Attics are amazing places. Every once in a while, I visit my parents’ attic, and in spite of repeated cleanups and giveaways, it’s still full of hidden treasures. Once I pulled out some of my school notebooks, and that was quite an experience! The neat first to fifth grade workbooks caught my attention first. Such innocence permeated every page, and the pictures and handwritten cursive sentences were adorable: “I love my mommy and daddy!” “My house is the best house, and I wouldn’t trade my family with any other place in the world!”

Then I found what looked like a diary. The pages were slightly torn and the calligraphy wasn’t so neat. My teenage writings had taken on a more rebellious tone toward school, toward the world and its injustices, and even toward my parents. My poor parents, how could I have been so disrespectful and unloving? God knows how many sacrifices they made for me, and they certainly didn’t deserve my harsh words. As a mother of several teenagers, I felt indignation toward my haughty past self and empathy for my parents. I couldn’t for the life of me remember what had motivated me to write or even think that way. In the end, I could only feel a whirlwind of mixed emotions and general confusion. Whatever had happened to the sweet little girl who used to write her parents such nice poems and cards? I felt so ashamed of myself I think I crumpled up some pages and threw them in the garbage bin.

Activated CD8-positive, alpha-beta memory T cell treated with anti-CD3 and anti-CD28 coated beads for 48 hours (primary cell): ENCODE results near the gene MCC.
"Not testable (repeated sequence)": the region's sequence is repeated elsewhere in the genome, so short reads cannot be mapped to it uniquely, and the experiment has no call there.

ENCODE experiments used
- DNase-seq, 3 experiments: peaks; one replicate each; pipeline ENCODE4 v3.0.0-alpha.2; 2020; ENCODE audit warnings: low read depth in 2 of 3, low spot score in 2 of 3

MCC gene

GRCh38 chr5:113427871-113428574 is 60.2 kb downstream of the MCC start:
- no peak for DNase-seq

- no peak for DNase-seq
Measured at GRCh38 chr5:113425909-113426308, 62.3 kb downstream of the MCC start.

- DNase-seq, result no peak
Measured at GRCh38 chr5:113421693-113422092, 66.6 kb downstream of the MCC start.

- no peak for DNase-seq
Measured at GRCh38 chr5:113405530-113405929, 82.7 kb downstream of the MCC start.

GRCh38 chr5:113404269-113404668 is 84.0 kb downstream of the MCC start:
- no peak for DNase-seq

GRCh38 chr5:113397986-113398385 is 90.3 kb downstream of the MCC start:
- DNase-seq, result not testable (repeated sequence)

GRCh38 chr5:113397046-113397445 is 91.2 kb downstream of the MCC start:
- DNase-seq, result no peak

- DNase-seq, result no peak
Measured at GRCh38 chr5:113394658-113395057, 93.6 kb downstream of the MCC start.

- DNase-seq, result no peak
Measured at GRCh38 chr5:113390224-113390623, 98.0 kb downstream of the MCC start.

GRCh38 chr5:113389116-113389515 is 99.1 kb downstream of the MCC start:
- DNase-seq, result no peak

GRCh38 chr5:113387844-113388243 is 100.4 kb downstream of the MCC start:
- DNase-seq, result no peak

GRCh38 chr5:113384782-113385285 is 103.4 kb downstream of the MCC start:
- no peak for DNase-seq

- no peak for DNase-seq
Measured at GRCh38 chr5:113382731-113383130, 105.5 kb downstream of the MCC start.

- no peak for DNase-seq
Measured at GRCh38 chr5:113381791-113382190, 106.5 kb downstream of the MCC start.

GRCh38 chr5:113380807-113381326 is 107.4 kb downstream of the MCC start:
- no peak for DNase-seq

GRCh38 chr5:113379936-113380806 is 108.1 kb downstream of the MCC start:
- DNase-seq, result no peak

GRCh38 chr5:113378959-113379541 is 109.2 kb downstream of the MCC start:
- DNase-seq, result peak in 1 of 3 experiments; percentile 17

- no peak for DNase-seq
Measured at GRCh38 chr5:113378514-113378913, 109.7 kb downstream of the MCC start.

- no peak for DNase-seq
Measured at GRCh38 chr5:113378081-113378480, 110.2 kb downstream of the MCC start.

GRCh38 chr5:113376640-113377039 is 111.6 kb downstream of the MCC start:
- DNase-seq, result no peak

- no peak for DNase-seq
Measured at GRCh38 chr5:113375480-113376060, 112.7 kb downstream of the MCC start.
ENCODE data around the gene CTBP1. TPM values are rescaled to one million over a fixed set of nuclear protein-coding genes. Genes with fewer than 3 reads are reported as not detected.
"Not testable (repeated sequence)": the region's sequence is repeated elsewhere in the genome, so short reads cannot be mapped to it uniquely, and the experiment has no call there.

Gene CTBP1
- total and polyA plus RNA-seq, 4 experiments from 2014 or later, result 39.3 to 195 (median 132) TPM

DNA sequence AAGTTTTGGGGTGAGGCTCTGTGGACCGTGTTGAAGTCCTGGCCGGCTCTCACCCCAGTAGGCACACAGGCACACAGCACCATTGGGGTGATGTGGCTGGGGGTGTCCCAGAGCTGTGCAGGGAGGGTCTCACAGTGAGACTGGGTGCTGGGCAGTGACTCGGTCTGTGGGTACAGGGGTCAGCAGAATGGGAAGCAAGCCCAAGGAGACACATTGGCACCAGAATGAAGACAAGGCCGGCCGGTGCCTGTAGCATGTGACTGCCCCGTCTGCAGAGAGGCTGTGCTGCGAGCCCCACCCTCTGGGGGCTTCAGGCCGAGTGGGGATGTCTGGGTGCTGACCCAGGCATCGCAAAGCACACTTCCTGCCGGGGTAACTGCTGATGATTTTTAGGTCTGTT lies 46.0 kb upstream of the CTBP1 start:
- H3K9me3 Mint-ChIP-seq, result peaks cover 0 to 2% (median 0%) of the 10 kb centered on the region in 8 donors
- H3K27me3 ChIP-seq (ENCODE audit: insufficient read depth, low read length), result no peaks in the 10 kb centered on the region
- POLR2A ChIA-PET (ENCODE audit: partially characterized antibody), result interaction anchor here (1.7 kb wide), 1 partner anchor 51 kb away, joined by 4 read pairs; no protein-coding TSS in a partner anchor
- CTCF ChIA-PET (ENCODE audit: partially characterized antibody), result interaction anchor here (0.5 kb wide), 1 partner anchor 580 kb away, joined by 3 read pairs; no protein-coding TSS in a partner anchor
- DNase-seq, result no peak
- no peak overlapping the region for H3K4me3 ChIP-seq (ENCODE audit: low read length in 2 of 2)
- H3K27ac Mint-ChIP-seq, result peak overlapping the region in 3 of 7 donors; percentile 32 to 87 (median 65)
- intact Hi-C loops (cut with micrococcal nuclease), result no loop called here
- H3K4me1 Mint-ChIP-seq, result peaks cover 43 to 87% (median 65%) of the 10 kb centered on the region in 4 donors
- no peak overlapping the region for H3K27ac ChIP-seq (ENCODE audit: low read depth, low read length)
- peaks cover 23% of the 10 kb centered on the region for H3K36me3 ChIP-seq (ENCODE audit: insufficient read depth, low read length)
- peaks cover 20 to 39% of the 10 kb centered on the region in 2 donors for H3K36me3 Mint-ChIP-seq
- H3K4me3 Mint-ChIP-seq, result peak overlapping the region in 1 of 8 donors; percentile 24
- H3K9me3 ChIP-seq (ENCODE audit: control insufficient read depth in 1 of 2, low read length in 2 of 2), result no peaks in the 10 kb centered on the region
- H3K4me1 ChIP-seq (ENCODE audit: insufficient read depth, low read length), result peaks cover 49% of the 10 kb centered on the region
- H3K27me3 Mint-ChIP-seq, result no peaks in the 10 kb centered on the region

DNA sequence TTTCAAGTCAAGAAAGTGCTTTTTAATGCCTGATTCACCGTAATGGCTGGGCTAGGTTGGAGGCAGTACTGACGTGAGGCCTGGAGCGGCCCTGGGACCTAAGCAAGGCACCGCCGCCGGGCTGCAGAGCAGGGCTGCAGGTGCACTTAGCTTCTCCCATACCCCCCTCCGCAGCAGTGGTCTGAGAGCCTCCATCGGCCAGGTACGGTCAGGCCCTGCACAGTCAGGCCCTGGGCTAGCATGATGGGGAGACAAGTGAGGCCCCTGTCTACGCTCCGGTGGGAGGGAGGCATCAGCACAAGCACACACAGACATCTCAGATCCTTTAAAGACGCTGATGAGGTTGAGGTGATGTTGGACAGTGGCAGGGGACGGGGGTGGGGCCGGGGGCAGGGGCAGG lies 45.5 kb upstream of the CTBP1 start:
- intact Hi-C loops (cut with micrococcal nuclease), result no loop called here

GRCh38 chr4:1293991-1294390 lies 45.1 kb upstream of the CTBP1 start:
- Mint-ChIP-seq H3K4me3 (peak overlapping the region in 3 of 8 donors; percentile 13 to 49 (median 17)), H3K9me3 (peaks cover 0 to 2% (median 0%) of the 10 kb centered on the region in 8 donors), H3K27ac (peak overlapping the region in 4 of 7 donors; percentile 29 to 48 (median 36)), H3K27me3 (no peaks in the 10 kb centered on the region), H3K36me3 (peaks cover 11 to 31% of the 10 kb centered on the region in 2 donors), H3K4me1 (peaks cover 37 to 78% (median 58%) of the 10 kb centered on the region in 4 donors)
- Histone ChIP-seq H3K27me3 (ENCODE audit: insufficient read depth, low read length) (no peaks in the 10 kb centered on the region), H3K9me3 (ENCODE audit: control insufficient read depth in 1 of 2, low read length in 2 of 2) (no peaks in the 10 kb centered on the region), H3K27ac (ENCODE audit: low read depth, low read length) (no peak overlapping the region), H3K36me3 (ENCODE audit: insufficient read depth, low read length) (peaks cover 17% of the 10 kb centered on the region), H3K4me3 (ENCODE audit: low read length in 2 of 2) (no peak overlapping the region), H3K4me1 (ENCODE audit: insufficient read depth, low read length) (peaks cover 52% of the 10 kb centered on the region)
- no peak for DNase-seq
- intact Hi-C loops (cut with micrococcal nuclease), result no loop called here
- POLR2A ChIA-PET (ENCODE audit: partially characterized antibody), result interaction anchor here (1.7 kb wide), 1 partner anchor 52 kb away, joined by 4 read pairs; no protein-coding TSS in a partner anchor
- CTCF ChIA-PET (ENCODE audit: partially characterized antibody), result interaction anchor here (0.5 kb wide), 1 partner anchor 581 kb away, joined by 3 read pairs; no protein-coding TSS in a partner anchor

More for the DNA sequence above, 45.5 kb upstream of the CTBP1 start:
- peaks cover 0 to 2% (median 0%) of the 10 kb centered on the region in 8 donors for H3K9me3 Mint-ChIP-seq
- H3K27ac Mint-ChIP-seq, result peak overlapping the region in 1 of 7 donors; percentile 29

For a few days, I carried this heaviness in my heart, till I happened to read a quote that shed a lot of light on the matter: “Your future self will always see your present self as unwise and immature. That means you are currently a fool right now, but won’t realize it until tomorrow.”1

Reflecting some more on the matter, I eventually had to make peace with myself, with that old self that I now perceived as rather unpleasant. I’m not the same person and have hopefully matured!

The truth is, life is a journey, and one day I’ll probably realize some of the things I’m doing right now are foolish and see my present self as immature. I just have to do my best and keep moving forward with God’s help.

  1. Timothy Keller